There's a sense of omnipotence hubris about the text, a belief that what is decreed at this high level must surely be a universal law. It would be funny if it weren't so tragic. Yet the authors overestimate their power because they are unwilling and unable to address their critics, and they are far removed from the grassroots movement of people who are busily dismantling their fortress. They know we exist yet they misread us. In the project report there is a tiny mention on page 30 which states: "Obesity has become stigmatised, triggering the appearance of 'fat and proud' movements in the USA." They suggest that this is a debate about appearance rather than health, which is not true, neither is it true that such a movement only exists in the US. I'm intrigued that they call us 'fat and proud' because of course that is the name of my book, though not the name of fat acceptance/size acceptance/fat rights/fat lib, whatever it is this movement is called. And also, of all the possible fat politics resources they could reference, they choose to cite this rather sorry site. My feeling is that, for now, their ignorance is our gain, let's just carry on with our work.

By the way, if you want to have a look at any of these reports, they are massively funded so you can order a range of high production value booklets, CDs, posters and other assorted crap from the project's website and they will be sped to you by courier immediately! For free! I'm not making this up. I could paper my walls with this lovely, thick, heavy, glossy stuff if I had a mind to.

13 comments:

thegirlwhoateeverything said...

"I think social attitudes towards fat people go a long way in affecting people's health. I think my health as a fat person is threatened by a health service that tries to withhold treatment from me until I lose weight, or tries to coerce me into profitable but unhealthy weight loss regimens; or the stress of being stigmatised or discriminated against, and the internalised self-hatred this can engender. I think my health is more threatened by these things than by the wobble of my belly, and that the cost to the nation of obesity-related health problems is really about what hatred costs the nation."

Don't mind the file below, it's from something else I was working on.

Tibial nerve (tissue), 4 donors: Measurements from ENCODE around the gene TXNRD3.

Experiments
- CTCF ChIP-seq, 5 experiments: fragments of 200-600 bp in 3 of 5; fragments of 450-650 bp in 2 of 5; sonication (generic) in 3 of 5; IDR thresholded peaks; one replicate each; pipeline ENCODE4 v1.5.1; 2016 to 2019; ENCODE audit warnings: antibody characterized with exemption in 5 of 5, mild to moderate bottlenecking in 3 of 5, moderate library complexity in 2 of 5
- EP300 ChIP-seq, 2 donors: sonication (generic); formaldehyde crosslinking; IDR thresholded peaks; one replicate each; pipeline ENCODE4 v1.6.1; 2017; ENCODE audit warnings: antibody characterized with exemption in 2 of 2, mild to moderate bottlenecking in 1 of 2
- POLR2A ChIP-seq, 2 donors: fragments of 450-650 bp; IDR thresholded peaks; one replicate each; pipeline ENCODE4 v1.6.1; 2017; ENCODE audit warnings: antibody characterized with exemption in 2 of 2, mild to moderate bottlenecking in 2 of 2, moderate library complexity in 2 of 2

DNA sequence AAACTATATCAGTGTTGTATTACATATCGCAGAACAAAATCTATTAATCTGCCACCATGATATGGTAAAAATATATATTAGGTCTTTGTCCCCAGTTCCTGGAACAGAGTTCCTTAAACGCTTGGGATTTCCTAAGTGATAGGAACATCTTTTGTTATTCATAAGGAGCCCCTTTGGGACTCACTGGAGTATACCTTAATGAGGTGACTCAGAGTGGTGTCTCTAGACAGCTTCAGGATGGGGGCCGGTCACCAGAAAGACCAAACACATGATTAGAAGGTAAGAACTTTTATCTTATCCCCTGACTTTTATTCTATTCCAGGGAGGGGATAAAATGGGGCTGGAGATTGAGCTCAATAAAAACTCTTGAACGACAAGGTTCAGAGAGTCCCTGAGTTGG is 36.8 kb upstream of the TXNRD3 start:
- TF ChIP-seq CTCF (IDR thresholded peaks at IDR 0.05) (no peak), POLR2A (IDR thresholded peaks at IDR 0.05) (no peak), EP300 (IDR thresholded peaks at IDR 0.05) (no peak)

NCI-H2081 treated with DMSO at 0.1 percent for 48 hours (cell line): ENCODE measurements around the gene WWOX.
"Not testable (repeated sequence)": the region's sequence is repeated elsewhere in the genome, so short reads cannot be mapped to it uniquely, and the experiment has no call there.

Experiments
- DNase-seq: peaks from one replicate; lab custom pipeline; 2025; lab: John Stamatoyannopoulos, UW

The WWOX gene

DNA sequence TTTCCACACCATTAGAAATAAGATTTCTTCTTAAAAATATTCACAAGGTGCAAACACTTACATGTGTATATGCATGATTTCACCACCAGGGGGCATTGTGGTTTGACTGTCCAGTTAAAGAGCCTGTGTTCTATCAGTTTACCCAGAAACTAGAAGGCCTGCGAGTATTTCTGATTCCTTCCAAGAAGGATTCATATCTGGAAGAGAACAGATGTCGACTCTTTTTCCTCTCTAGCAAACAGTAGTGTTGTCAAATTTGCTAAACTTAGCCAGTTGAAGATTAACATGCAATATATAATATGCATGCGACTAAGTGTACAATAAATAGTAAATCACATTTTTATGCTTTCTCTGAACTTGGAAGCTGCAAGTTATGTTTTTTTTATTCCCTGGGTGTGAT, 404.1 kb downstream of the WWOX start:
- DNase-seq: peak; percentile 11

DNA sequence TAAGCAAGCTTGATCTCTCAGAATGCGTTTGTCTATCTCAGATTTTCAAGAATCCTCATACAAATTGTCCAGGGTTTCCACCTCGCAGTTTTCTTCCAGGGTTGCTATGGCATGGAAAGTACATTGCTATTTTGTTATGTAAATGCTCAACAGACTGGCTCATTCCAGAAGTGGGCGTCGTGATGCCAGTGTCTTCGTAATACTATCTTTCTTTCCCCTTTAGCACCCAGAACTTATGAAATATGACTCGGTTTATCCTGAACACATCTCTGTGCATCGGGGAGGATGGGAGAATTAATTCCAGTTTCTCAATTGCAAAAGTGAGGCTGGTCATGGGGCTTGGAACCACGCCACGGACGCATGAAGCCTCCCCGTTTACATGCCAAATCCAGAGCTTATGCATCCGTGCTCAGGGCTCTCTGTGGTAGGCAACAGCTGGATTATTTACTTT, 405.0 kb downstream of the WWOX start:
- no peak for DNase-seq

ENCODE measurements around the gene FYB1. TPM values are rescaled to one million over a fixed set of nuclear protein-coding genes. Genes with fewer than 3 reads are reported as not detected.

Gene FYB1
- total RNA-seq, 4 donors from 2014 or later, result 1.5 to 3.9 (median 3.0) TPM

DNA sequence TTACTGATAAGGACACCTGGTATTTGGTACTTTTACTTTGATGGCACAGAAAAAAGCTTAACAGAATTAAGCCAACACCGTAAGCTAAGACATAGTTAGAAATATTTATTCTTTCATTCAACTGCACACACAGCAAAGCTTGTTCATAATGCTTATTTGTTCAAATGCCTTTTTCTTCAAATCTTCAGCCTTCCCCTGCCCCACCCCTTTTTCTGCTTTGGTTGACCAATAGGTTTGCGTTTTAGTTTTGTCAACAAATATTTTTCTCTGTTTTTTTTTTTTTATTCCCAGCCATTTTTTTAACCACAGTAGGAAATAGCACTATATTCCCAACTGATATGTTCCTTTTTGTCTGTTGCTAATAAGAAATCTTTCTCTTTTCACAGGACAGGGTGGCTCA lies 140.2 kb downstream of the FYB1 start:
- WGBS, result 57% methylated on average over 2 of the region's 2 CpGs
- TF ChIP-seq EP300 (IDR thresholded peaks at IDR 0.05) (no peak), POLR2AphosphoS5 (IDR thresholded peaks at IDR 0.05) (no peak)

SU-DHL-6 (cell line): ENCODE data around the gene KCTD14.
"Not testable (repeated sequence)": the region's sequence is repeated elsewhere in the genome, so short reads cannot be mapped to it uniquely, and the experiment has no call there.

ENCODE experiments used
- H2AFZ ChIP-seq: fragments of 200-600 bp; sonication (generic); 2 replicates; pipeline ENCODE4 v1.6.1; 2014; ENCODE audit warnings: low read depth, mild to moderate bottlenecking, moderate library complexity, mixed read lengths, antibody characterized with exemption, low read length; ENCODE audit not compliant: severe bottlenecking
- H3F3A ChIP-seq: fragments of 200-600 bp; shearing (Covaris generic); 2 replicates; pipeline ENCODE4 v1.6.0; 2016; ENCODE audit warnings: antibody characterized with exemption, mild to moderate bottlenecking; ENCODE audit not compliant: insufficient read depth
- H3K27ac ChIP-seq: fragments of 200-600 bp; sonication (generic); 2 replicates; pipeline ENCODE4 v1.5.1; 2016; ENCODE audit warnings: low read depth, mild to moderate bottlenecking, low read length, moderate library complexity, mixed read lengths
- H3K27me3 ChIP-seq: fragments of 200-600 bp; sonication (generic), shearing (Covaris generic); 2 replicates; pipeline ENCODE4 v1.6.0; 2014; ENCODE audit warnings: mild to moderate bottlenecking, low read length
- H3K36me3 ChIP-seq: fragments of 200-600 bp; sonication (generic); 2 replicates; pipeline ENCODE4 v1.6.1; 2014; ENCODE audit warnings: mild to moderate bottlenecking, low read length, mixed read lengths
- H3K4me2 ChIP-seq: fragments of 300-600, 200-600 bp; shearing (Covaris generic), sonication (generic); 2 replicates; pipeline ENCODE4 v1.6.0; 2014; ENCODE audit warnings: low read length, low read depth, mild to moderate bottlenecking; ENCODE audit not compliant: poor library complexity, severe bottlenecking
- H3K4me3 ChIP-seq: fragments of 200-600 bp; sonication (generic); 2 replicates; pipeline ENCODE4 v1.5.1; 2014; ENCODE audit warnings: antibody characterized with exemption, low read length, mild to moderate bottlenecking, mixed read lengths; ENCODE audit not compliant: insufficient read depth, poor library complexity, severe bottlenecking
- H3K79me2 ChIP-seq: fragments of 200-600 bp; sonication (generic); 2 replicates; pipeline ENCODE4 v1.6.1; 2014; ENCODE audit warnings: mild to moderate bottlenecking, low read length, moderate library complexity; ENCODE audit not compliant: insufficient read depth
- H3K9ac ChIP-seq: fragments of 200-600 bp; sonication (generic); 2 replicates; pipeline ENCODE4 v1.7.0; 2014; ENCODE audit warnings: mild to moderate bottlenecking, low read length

This paragraph is pure gold. Thanks for a thoughtful analysis of this piece.

Charlotte Cooper said...

Thanks pal.

Emerald said...

Sounds sadly typical of current British government policy. They start off with a set idea of what the 'facts' on fat and health are, and they stick to that come hell or high water regardless of the actual evidence. Which is unscientific, to say the least.

Coincidentally, on military metaphors: I just took over the post of a work colleague who moved to another department, and in clearing out her office, discovered a Weight Watchers cookbook, circa 1972. In the blurb, they refer to the recipes being mouth-watering enough for non-dieters 'or as we call them, civilians'(!) Slightly disturbing.

wonderful woman said...

do they actually explain why they are using 'obesities'? I quite like the idea of saying, 'oooh, i've an attack of the obesities today' or pronouncing it like 'Obi Cities'... but doubt that's what they had in mind.